In 1803, at Tower Rock, the U.S. Army dragoons, possibly, from the frontier army post, up river, at Fort Kaskaskia, opposite St. Louis, raided and drove out the river pirates.

During Samuel Mason's 1797-1799 occupation of Cave-In-Rock and after his departure, the name of Bully Wilson became associated with cave; a large sign was erected near the natural landmark's entrance, "Liquor Vault and House for Entertainment." Wilson may have been an alias for Mason, a front man for his criminal operation, or another outlaw leader who ran a gang of pirates in the region. The Harpe Brothers, who were allegedly America's first serial killers, were highwaymen on the run from the law in Tennessee and Kentucky, and briefly joined Samuel Mason's gang at Cave-In-Rock. Peter Alston, the son of counterfeiter Philip Alston, became a river pirate and highwayman at Cave-In-Rock and made the acquaintance of Samuel Mason and Wiley Harpe, following them to Stack Island and Natchez.

From the late 1700s to early 1800s, on the Illinois side of the Ohio River north of Cave-In-Rock, Jonathan Brown led a small gang of river pirates at Battery Rock. The lower Ohio River country was routinely patrolled by the U.S. Army, with troops garrisoned at Fort Massac as constabulary against Native Americans, colonial raiders from Spanish Louisiana, and river outlaws in the region.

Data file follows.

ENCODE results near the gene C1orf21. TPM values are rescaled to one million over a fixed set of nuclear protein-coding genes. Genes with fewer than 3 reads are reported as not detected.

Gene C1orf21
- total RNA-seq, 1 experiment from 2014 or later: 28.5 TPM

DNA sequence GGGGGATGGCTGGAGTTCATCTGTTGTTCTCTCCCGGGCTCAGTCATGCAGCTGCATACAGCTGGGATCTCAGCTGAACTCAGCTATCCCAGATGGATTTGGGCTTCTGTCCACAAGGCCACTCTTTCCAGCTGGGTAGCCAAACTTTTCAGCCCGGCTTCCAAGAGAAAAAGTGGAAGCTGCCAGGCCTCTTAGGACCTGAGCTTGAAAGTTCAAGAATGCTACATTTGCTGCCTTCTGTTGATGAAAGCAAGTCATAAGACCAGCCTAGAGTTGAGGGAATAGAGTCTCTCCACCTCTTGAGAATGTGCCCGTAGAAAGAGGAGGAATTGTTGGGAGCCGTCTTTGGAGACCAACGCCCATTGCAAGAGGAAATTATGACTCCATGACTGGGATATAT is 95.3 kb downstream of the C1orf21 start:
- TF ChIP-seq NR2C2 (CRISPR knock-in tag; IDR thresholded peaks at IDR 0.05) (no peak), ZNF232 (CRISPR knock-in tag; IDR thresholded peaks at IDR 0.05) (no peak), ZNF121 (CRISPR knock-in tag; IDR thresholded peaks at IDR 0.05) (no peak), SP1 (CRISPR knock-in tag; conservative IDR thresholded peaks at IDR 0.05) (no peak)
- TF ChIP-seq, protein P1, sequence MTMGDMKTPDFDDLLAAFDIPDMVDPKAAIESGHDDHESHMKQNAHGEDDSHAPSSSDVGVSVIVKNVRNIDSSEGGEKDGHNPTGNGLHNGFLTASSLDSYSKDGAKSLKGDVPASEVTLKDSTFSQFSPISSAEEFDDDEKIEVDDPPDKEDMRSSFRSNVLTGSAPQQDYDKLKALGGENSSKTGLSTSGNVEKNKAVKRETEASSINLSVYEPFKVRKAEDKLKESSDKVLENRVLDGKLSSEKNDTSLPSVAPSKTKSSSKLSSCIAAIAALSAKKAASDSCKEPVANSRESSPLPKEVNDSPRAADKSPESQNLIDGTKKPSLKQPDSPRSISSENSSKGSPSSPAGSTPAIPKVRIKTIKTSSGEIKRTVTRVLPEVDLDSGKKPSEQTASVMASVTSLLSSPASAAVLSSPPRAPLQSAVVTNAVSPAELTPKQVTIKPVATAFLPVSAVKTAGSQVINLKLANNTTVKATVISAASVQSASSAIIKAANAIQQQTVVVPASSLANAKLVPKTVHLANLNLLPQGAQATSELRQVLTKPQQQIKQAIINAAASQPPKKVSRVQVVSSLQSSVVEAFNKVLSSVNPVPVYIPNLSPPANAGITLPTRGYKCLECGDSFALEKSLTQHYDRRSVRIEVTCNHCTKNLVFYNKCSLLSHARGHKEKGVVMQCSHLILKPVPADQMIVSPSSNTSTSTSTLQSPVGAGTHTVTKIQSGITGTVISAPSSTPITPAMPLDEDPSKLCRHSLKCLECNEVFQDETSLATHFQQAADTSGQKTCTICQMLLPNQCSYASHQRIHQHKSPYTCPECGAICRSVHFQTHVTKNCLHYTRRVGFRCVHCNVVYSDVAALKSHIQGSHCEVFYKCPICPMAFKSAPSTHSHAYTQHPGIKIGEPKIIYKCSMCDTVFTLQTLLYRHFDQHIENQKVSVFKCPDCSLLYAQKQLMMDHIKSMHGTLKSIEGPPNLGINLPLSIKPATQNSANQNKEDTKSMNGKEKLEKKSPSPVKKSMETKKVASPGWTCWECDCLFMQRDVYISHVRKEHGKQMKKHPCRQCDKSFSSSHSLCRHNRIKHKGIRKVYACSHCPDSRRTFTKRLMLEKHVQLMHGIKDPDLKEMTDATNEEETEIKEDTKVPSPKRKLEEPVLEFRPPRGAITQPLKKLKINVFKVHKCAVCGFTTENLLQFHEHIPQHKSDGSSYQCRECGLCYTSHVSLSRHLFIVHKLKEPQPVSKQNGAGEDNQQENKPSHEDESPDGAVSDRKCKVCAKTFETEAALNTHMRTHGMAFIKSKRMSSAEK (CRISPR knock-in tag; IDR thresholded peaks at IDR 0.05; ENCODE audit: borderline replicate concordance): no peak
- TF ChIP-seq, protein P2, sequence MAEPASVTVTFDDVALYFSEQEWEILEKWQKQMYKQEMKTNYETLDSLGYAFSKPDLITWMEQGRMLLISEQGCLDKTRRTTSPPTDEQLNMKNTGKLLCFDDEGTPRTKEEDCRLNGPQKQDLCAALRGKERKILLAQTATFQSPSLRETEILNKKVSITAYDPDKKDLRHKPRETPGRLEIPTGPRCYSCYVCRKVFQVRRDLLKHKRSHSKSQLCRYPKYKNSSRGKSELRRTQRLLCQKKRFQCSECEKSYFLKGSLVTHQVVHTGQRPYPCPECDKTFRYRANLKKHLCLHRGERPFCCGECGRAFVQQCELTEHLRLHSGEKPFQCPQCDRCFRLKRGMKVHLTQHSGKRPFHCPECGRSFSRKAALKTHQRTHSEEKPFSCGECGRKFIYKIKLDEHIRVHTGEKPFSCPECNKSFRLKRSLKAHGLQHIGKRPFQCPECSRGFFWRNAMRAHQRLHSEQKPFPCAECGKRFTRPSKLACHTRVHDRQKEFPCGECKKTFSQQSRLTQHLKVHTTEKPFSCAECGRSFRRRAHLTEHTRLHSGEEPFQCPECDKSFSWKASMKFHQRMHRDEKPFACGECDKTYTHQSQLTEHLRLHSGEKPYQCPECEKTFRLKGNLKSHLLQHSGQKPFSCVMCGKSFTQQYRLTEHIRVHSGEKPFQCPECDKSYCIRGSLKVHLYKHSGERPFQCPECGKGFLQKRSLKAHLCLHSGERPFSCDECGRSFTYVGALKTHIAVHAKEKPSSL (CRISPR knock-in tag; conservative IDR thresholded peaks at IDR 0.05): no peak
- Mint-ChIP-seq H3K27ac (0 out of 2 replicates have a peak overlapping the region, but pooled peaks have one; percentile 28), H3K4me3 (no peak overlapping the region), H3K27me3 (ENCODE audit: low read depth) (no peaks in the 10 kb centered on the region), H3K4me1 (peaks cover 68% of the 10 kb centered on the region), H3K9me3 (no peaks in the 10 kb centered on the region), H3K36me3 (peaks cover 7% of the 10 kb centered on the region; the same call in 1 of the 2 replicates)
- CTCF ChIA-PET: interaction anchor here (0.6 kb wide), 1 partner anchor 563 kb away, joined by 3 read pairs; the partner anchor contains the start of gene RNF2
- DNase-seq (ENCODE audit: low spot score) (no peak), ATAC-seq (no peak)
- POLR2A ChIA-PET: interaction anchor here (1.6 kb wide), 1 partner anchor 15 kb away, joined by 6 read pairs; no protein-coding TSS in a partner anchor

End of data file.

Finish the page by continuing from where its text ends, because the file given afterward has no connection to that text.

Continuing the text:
Between 1790 and 1820, the legendary Colonel Plug, also known as Colonel Fluger, ran a gang of river pirates on the Ohio River, in a cypress swamp near the mouth of the Cache River, below Cave-In-Rock and Fort Massac and just above the confluence of the Ohio and Mississippi Rivers. Plug's tactics were to sneak aboard personally, or have one of his pirates secretly go into the hull of a boat, and dig out the caulking between the floor planks or drill holes with an auger, causing the boat to sink and be easily attacked. The boat and the cargo would later be sold down river.

American river pirates patrolled the Cache River cypress swamp of Southern Illinois, near the confluence of the Ohio and Mississippi Rivers, from the 1790s-1820.

James Ford, a civic leader and businessman, secretly led a gang of river pirates and highwaymen from the 1820s to the mid-1830s on the Ohio River, in Illinois and Kentucky.

River piracy continued on the lower Mississippi River from the early 1800s to the 1840s. These river pirates were mainly organized into large gangs similar to Samuel Mason's around Cave-In-Rock, or smaller gangs under the operation of John A. Murrell, which also existed from the 1820s to the mid-1830s between Stack Island and Natchez, Mississippi.

The decline of American river piracy occurred over time, starting as early as 1804 and ending by the 1840s, as a result of direct military action taken and the combined strength of local law enforcement and regulator-vigilante groups that uprooted and swept out pockets of outlaw resistance.

See also


  1. Rodgers, pg. 44-47
  2. "River Pirates of Cave-in-Rock". niu.edu. Retrieved 24 April 2015.
  3. "Myanmar's army recovers captured Chinese boats". townhall.com. Retrieved 24 April 2015.

External links